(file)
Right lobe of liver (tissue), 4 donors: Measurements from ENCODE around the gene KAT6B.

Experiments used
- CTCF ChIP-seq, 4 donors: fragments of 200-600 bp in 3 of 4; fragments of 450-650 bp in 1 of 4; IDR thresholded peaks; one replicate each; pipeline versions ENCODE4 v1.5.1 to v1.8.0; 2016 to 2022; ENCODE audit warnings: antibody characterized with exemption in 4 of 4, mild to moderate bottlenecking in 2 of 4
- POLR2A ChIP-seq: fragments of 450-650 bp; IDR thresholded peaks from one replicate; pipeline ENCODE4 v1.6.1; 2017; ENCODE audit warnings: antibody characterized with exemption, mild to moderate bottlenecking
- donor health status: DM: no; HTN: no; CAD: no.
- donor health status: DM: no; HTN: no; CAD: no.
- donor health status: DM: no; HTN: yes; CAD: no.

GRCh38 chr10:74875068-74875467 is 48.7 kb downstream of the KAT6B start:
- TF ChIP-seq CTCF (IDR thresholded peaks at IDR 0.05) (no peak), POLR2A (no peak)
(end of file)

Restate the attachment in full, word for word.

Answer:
Right lobe of liver (tissue), 4 donors: Measurements from ENCODE around the gene KAT6B.

Experiments used
- CTCF ChIP-seq, 4 donors: fragments of 200-600 bp in 3 of 4; fragments of 450-650 bp in 1 of 4; IDR thresholded peaks; one replicate each; pipeline versions ENCODE4 v1.5.1 to v1.8.0; 2016 to 2022; ENCODE audit warnings: antibody characterized with exemption in 4 of 4, mild to moderate bottlenecking in 2 of 4
- POLR2A ChIP-seq: fragments of 450-650 bp; IDR thresholded peaks from one replicate; pipeline ENCODE4 v1.6.1; 2017; ENCODE audit warnings: antibody characterized with exemption, mild to moderate bottlenecking
- donor health status: DM: no; HTN: no; CAD: no.
- donor health status: DM: no; HTN: no; CAD: no.
- donor health status: DM: no; HTN: yes; CAD: no.

GRCh38 chr10:74875068-74875467 is 48.7 kb downstream of the KAT6B start:
- TF ChIP-seq CTCF (IDR thresholded peaks at IDR 0.05) (no peak), POLR2A (no peak)